Last week the Mauritian government, the self-proclaimed, so called “L’alliance Lepep,” held a press conference announcing their “plan” for certain political and electoral reforms in Mauritius. One of their most salient reforms, which I wish to discuss today, is intended to: replace the current Best Loser System with that of a different formula for the allocation of former BLS parliamentary seats.

First of all, let me be clear and unequivocal on my position: I believe, beyond a shadow of a doubt, that the government’s reform, this new “formula” that the government proposes to replace the BLS allocation of parliamentary seats, is completely and categorically “anti-democratic”– both in content and form.

This is no reform, but an insidious tactic–borne from the lust of power, translated into an undemocratic measure, under the guise of progressive reform.  Without a doubt, it does absolutely nothing to further the principles of democracy: but only serves instead to erode them.

Oxford dictionary defines “anti-democratic” as, “In conflict with the principles of democracy. Eg: ‘these anti-democratic measures have severely curtailed political freedom.’” (1)

In our search for “anti-democratic measures” amongst the government’s recent proposed reforms, one needs look no further than their “formula” to replace the allocation of BLS seats in parliament. This government’s “plan” is a prime example of practices that stand in stark contrast to, and in conflict with, “the principles of democracy.”

Their plan consists of shifting the task, currently mandated by the Constitution to the Mauritius Electoral Commission, of the allocation of “best losers” parliamentary seats…. to the leaders of political parties!

We call this the system of “First Past The LinPost” (FPTLP) nomination process. It is a process of political nominations that this current government knows all too well. One, it seems, that they wish to propagate to all four corners our democracy.

One that should not be tolerated: ever.

And what is the government’s rationale for this overtly blatant un-democratic practice? They believe it is purely semantics, that whether it’s the political party leaders or an independent commission who names BLS replacement parliamentary members, it matters little; owing to the fact, they say, that it is the political party leaders they themselves who choose the candidates in the election in the first place.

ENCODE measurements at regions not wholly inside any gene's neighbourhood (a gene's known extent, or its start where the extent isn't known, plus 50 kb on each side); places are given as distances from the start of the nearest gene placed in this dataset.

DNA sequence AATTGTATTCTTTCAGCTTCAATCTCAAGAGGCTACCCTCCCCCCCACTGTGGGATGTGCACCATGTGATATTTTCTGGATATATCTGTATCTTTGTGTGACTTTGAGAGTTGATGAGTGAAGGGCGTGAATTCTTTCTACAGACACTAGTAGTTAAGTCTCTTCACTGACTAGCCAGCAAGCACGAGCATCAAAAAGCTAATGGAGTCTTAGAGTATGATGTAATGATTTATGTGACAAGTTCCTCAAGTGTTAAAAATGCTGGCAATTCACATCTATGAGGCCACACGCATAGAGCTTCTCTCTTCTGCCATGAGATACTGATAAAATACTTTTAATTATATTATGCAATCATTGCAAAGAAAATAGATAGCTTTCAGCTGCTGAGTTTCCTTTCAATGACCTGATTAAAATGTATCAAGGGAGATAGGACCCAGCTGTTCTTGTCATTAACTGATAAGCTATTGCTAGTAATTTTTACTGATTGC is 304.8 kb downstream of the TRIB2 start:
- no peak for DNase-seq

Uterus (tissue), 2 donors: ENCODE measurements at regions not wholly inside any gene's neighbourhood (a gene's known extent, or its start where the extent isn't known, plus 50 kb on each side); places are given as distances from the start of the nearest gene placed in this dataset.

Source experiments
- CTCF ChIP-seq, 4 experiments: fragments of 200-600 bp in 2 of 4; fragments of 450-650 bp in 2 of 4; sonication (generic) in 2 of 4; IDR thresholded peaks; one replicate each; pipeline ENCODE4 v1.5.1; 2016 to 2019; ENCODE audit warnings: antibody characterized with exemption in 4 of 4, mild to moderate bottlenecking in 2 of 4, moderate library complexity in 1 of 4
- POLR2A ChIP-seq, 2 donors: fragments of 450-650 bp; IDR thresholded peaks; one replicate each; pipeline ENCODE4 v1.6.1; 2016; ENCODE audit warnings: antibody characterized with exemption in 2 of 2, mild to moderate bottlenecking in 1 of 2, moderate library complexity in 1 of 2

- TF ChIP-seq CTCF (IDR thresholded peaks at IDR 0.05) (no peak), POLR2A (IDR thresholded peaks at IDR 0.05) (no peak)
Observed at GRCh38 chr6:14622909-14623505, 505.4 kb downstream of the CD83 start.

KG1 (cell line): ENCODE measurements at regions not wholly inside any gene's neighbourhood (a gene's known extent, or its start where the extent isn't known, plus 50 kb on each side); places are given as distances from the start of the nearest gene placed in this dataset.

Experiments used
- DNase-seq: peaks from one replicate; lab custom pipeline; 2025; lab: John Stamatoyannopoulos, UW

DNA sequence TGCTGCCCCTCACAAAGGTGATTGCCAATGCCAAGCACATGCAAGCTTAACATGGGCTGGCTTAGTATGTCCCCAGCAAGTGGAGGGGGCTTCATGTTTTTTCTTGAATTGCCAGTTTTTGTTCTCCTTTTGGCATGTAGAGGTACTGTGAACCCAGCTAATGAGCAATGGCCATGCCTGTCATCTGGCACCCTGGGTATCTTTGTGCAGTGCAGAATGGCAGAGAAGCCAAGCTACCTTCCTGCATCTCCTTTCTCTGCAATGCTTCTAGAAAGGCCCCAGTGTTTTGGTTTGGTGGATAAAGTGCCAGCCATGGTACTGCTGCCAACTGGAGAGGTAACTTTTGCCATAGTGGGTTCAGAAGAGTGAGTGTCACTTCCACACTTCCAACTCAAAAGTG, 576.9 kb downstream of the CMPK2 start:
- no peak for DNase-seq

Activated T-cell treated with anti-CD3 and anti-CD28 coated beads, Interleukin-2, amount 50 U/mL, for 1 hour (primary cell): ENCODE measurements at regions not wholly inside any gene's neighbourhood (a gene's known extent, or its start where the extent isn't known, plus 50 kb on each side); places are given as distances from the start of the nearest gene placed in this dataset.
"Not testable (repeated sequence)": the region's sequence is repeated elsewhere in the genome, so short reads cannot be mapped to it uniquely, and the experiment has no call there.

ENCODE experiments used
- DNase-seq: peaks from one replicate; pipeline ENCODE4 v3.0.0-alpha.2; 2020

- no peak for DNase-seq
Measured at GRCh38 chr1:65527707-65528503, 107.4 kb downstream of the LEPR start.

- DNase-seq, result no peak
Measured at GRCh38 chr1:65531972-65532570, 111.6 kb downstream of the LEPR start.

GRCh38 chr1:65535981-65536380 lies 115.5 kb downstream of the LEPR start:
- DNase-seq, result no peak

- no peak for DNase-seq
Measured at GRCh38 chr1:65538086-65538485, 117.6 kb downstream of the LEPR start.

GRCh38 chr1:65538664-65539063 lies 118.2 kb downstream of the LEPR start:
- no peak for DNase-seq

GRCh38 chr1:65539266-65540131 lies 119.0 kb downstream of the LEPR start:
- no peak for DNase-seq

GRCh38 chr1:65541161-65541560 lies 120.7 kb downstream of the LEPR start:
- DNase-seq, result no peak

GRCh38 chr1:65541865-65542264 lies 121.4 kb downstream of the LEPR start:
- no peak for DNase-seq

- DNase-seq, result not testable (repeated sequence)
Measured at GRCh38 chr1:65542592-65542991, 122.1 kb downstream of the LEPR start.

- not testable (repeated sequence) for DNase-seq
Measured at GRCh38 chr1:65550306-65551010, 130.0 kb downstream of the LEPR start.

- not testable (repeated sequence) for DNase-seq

If you don’t believe me—here is a direct quote from the Prime Minister’s, Pravind Jugnauth’s, response to a question on the very matter at their press conference and a link in the endnotes to the video itself (2) :

“le soi li deza la, le soi de bann kandida, se nou dir….an grand parti, se linflians de enn lider……at the end of the day, kan ena pou transe – se le lider ki transe…”

In his response, the PM was trying to prove a point. Unfortunately, however, the only points he proved are ones that we all already know: that the traditional political parties in Mauritius are nothing but thinly veiled substitutes for monarchies. That they are the springboards for numerous “dynasties” nationwide–all filled to the brim with “unexplained wealth.” And, we already know, that these “political dynasties” are ruled internally by the principles of authoritarianism, not democracy.

Lastly, we also already know that this government and its “current allies” are not alone in their attempts at playing these games with the electorate, our constitution, and our voting rights for their own personal gain. Just as recently as the general election of 2014, the PTR-MMM alliance ran on an electoral platform to similarly reform the BLS system. In an almost identical fashion to this current government proposal: they too proposed to reform the law to have political party leaders nominate members directly to the national assembly!

“First Past The LinPost” politics, therefore, as we see: is nothing new.

“Incroyable!” The truth, though, is simple: they are all same.

So, Mauritius and my dear compatriots, it is time for us to seriously ask ourselves: do we really expect a traditional political party in Mauritius to govern this country democratically? Do we really expect them to adhere to the principles of good governance like meritocracy and transparency? Do we really? They inherently do not function like that they themselves: why should they do so suddenly, just because they are in government? It makes no sense!

Which is why they don’t. Which is why they never have. And, which is why they never will.

Which is why, my fellow Mauritians, it is time for REAL change in Mauritius.



2. https://www.facebook.com/NouveauFrontPolitik/videos/235662783971757/